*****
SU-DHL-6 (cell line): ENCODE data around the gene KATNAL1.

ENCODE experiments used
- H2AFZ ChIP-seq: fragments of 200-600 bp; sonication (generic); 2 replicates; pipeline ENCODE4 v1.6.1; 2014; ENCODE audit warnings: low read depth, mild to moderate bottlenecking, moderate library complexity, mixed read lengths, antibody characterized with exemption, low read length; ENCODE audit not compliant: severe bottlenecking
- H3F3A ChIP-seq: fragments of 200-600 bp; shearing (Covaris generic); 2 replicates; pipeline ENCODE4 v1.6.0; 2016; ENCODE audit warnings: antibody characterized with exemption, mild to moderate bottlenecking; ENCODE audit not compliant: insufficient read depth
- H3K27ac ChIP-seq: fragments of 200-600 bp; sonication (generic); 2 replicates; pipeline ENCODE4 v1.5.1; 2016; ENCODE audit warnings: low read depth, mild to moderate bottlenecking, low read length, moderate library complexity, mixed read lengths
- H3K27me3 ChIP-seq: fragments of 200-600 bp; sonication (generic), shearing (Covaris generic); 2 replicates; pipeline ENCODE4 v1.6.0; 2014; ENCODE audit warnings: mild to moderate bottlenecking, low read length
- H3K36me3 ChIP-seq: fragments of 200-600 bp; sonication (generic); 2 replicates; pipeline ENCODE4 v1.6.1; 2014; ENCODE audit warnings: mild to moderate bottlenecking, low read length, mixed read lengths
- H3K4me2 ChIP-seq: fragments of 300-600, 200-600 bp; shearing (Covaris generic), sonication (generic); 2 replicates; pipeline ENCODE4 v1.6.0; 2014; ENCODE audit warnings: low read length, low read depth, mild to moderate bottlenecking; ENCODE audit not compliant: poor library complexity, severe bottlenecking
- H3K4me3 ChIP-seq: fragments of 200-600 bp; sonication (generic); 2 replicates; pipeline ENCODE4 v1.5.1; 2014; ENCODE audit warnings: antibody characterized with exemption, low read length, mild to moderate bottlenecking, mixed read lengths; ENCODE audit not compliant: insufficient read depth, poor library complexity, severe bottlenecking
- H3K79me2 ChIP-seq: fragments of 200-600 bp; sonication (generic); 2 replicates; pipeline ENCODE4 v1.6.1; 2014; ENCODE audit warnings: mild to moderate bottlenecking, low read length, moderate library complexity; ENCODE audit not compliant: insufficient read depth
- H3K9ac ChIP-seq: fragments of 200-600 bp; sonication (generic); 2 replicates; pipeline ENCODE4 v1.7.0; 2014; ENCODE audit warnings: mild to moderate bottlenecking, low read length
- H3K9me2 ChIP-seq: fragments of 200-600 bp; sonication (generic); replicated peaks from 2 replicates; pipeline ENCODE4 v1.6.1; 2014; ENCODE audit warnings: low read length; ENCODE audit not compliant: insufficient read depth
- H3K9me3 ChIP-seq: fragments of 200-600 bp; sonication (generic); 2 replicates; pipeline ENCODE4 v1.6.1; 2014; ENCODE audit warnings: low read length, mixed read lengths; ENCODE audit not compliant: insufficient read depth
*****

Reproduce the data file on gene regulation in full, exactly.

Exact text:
SU-DHL-6 (cell line): ENCODE data around the gene KATNAL1.

ENCODE experiments used
- H2AFZ ChIP-seq: fragments of 200-600 bp; sonication (generic); 2 replicates; pipeline ENCODE4 v1.6.1; 2014; ENCODE audit warnings: low read depth, mild to moderate bottlenecking, moderate library complexity, mixed read lengths, antibody characterized with exemption, low read length; ENCODE audit not compliant: severe bottlenecking
- H3F3A ChIP-seq: fragments of 200-600 bp; shearing (Covaris generic); 2 replicates; pipeline ENCODE4 v1.6.0; 2016; ENCODE audit warnings: antibody characterized with exemption, mild to moderate bottlenecking; ENCODE audit not compliant: insufficient read depth
- H3K27ac ChIP-seq: fragments of 200-600 bp; sonication (generic); 2 replicates; pipeline ENCODE4 v1.5.1; 2016; ENCODE audit warnings: low read depth, mild to moderate bottlenecking, low read length, moderate library complexity, mixed read lengths
- H3K27me3 ChIP-seq: fragments of 200-600 bp; sonication (generic), shearing (Covaris generic); 2 replicates; pipeline ENCODE4 v1.6.0; 2014; ENCODE audit warnings: mild to moderate bottlenecking, low read length
- H3K36me3 ChIP-seq: fragments of 200-600 bp; sonication (generic); 2 replicates; pipeline ENCODE4 v1.6.1; 2014; ENCODE audit warnings: mild to moderate bottlenecking, low read length, mixed read lengths
- H3K4me2 ChIP-seq: fragments of 300-600, 200-600 bp; shearing (Covaris generic), sonication (generic); 2 replicates; pipeline ENCODE4 v1.6.0; 2014; ENCODE audit warnings: low read length, low read depth, mild to moderate bottlenecking; ENCODE audit not compliant: poor library complexity, severe bottlenecking
- H3K4me3 ChIP-seq: fragments of 200-600 bp; sonication (generic); 2 replicates; pipeline ENCODE4 v1.5.1; 2014; ENCODE audit warnings: antibody characterized with exemption, low read length, mild to moderate bottlenecking, mixed read lengths; ENCODE audit not compliant: insufficient read depth, poor library complexity, severe bottlenecking
- H3K79me2 ChIP-seq: fragments of 200-600 bp; sonication (generic); 2 replicates; pipeline ENCODE4 v1.6.1; 2014; ENCODE audit warnings: mild to moderate bottlenecking, low read length, moderate library complexity; ENCODE audit not compliant: insufficient read depth
- H3K9ac ChIP-seq: fragments of 200-600 bp; sonication (generic); 2 replicates; pipeline ENCODE4 v1.7.0; 2014; ENCODE audit warnings: mild to moderate bottlenecking, low read length
- H3K9me2 ChIP-seq: fragments of 200-600 bp; sonication (generic); replicated peaks from 2 replicates; pipeline ENCODE4 v1.6.1; 2014; ENCODE audit warnings: low read length; ENCODE audit not compliant: insufficient read depth
- H3K9me3 ChIP-seq: fragments of 200-600 bp; sonication (generic); 2 replicates; pipeline ENCODE4 v1.6.1; 2014; ENCODE audit warnings: low read length, mixed read lengths; ENCODE audit not compliant: insufficient read depth